## More set theoretic proofs in Lean

We’ve seen an example where the goal is to give a proof of an equality of sets. Both in Lean and with pen-and-paper, to show two sets are equal `X=Y`

we use set extensionality to reduce to establishing `∀ x, x ∈ X ↔ x ∈ Y`

. We then take some `x ∈ U`

, prove one direction `x ∈ X → x ∈ Y`

, and then the other `x ∈ Y → x ∈ X`

.

While for pen-and-paper everyone can just do this conversion “in their head”, in Lean we need to step the computer through each time. This can be tedious so we automate it. For that, we can use a tactic called `set_extensionality`

.

`set_extensionality`

helps us when proving a goal of the form `X=Y`

. What if we have a hypothesis of set equality?

Rewriting the goal with the assumption `X=Y`

produces a new goal `X ∪ Z = X ∪ Z`

. Recall the tactic `rfl`

solves goals of the form `t = t`

. We can also use `rw`

in place of `rewrite`

and `rfl`

as `rw`

does a rewrite and then calls `rfl`

.

Let’s see another one.

The only thing left is to fill in the `sorry`

. Knowing that if `X ⊆ Y`

and `x ∉ Y`

, then `x ∉ X`

seems like a useful result itself. We give it a name and then use it. (Remember that given `h : A ∧ B`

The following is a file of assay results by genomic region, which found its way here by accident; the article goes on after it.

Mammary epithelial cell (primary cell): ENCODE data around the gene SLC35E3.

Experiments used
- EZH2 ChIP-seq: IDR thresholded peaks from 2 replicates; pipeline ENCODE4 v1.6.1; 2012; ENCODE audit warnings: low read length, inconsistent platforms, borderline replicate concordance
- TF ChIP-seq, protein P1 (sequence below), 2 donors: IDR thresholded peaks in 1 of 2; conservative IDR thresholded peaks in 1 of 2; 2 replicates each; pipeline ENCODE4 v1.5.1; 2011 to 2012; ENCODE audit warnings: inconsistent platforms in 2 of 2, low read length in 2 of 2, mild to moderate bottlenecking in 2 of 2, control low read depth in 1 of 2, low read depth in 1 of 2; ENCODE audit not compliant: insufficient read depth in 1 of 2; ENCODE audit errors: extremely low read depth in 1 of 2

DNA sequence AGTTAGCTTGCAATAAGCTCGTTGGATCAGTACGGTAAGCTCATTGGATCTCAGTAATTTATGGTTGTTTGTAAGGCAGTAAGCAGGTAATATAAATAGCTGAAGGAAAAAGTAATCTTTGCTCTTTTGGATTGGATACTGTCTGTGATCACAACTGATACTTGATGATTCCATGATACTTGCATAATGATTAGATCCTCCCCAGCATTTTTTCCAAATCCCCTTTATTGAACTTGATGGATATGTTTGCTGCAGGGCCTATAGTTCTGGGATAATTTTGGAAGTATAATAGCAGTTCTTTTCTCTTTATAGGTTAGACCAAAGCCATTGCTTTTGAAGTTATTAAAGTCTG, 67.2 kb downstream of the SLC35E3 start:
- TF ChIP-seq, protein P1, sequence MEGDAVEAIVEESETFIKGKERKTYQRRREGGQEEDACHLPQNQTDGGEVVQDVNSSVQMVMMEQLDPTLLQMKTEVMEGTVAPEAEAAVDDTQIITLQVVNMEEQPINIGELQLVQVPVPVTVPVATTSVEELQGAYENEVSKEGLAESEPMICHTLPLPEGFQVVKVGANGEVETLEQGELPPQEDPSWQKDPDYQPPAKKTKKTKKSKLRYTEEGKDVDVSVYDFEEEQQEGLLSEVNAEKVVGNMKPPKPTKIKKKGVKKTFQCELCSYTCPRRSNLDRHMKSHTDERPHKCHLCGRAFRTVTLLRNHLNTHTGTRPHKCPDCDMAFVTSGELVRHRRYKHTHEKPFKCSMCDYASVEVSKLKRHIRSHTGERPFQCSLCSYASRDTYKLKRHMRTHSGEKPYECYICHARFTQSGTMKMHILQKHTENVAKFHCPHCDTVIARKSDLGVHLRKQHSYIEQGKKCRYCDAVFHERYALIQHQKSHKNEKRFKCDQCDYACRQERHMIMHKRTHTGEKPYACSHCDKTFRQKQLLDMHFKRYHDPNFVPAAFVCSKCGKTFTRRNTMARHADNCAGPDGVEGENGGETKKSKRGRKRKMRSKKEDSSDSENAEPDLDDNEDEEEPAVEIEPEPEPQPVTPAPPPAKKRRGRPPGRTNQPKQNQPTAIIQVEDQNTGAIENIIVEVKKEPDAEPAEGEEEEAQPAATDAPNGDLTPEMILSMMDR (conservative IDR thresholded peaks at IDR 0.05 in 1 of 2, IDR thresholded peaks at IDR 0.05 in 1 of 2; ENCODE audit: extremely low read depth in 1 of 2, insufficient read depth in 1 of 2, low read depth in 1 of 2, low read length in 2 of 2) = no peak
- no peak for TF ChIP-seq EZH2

we can access a proof of `A`

using `h.left`

and a proof of `B`

using `h.right`

.)

Next we look at the distributivity of intersection over unions.

In place of an `apply Or.elim`

, we have used the `cases`

tactic. This tactic creates different proof goals for each way there is to build the term. In our case, `h.right : x ∈ Y ∪ Z`

which is definitionally equivalent to `x ∈ Y ∨ x ∈ Z`

. There are two ways to make a proof of an or-statement: either you have a proof of the left and use `.inl`

or you have a proof the right and use `.inr`

. These constructors are the labels for the two branches of the cases. Note that `cases`

comes with additional syntax: `with`

and the `|`

to label the branches.

Here is an example with the use of `cases`

for the existential quantifer.